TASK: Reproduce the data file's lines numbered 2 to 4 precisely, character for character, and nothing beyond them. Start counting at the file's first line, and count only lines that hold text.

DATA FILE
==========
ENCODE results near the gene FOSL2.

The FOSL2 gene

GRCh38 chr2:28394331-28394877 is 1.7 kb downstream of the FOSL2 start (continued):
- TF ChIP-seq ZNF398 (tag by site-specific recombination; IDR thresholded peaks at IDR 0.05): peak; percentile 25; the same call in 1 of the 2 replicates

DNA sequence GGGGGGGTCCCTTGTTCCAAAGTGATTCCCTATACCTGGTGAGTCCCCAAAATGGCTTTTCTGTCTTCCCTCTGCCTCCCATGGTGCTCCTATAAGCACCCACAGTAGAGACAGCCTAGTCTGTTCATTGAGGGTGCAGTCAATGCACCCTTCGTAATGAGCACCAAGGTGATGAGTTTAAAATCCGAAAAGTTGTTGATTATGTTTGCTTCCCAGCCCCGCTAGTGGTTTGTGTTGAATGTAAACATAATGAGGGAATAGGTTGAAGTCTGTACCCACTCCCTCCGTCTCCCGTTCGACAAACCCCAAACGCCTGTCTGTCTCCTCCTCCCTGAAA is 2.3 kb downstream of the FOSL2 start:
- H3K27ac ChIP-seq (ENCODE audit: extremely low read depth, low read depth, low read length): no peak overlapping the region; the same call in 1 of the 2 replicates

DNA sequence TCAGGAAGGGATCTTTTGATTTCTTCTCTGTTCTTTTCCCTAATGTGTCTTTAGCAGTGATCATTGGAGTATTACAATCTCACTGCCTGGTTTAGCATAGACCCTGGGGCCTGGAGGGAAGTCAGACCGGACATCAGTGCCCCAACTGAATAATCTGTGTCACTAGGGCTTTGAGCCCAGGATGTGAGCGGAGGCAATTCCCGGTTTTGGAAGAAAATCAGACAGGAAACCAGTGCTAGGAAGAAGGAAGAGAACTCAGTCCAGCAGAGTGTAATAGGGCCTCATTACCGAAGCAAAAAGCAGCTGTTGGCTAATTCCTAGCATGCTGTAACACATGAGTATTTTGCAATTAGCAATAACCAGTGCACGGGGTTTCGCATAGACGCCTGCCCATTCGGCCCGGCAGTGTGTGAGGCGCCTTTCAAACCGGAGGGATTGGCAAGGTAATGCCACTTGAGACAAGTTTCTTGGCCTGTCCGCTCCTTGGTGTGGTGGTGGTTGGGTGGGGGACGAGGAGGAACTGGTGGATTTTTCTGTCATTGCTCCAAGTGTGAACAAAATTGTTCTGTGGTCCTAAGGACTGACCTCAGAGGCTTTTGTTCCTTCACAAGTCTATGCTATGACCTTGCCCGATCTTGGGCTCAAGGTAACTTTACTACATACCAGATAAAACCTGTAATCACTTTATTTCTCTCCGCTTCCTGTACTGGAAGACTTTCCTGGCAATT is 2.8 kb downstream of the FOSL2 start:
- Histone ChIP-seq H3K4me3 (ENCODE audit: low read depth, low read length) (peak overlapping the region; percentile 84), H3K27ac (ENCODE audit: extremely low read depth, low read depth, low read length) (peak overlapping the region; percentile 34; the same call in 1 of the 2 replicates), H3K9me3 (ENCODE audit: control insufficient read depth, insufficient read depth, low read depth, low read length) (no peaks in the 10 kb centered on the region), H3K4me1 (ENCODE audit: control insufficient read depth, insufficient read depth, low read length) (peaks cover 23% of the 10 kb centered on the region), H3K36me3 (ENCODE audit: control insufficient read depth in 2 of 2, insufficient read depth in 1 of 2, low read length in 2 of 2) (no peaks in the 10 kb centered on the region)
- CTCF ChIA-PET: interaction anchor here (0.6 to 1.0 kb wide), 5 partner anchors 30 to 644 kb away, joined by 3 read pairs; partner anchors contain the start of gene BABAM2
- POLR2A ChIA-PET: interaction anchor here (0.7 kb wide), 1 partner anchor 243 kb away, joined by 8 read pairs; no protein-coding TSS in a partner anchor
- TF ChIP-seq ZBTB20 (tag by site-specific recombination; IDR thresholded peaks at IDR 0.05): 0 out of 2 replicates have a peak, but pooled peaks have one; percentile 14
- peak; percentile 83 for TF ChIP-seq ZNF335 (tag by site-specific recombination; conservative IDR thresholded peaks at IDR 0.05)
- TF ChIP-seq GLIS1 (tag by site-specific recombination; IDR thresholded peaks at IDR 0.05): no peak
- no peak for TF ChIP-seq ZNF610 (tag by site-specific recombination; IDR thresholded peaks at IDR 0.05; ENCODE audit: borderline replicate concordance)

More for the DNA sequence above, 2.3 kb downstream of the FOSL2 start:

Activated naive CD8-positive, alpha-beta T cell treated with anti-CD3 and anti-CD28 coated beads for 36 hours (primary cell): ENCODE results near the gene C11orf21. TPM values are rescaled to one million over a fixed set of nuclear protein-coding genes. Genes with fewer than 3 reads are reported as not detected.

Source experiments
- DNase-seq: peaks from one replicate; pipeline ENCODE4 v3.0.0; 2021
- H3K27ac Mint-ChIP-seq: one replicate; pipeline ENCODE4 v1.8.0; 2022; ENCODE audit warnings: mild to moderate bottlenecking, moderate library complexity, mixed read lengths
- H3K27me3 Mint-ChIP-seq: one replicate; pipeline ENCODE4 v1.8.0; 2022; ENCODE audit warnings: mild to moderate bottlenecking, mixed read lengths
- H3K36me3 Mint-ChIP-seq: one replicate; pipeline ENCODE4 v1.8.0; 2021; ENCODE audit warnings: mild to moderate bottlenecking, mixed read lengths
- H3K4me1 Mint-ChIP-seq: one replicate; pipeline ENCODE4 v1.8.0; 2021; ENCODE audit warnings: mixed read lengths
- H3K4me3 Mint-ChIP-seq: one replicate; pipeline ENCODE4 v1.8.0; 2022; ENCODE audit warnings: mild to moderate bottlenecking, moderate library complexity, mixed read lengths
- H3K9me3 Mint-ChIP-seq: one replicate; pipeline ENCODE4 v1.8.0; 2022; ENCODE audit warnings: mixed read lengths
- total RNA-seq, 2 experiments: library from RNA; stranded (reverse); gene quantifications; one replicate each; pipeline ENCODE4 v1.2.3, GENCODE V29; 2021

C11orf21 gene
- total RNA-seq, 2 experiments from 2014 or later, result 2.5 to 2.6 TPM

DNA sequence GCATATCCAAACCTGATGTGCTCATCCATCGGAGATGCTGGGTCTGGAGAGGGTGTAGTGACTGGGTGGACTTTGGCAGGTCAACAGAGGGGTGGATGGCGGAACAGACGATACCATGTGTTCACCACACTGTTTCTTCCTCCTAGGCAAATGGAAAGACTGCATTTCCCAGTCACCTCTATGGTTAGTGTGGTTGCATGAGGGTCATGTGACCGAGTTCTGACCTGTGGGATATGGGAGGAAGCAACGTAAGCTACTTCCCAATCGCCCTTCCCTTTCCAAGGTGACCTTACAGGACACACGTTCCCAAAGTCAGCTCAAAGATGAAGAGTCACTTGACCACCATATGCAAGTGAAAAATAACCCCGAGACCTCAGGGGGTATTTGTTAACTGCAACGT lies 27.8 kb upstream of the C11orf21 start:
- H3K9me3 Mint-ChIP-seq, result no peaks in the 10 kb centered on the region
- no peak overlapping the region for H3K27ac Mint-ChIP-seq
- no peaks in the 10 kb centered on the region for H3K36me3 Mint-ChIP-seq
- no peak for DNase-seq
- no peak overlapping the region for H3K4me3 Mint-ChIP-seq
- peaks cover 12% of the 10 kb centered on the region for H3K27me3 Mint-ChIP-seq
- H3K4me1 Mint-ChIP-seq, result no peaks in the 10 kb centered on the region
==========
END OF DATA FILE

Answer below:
The FOSL2 gene

GRCh38 chr2:28394331-28394877 is 1.7 kb downstream of the FOSL2 start (continued):
- TF ChIP-seq ZNF398 (tag by site-specific recombination; IDR thresholded peaks at IDR 0.05): peak; percentile 25; the same call in 1 of the 2 replicates